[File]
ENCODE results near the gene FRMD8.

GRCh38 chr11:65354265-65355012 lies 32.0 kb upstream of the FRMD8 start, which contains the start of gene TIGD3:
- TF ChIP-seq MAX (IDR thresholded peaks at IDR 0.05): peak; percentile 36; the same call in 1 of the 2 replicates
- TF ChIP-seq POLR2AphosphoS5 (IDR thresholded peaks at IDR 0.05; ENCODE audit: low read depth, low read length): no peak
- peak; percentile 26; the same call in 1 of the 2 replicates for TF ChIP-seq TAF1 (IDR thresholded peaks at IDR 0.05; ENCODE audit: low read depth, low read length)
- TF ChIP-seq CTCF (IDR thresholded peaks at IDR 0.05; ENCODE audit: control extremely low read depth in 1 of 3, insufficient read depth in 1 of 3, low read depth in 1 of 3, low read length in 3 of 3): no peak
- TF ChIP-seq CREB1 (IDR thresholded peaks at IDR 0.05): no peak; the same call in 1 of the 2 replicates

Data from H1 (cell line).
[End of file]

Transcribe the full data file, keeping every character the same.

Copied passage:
ENCODE results near the gene FRMD8.

GRCh38 chr11:65354265-65355012 lies 32.0 kb upstream of the FRMD8 start, which contains the start of gene TIGD3:
- TF ChIP-seq MAX (IDR thresholded peaks at IDR 0.05): peak; percentile 36; the same call in 1 of the 2 replicates
- TF ChIP-seq POLR2AphosphoS5 (IDR thresholded peaks at IDR 0.05; ENCODE audit: low read depth, low read length): no peak
- peak; percentile 26; the same call in 1 of the 2 replicates for TF ChIP-seq TAF1 (IDR thresholded peaks at IDR 0.05; ENCODE audit: low read depth, low read length)
- TF ChIP-seq CTCF (IDR thresholded peaks at IDR 0.05; ENCODE audit: control extremely low read depth in 1 of 3, insufficient read depth in 1 of 3, low read depth in 1 of 3, low read length in 3 of 3): no peak
- TF ChIP-seq CREB1 (IDR thresholded peaks at IDR 0.05): no peak; the same call in 1 of the 2 replicates

Data from H1 (cell line).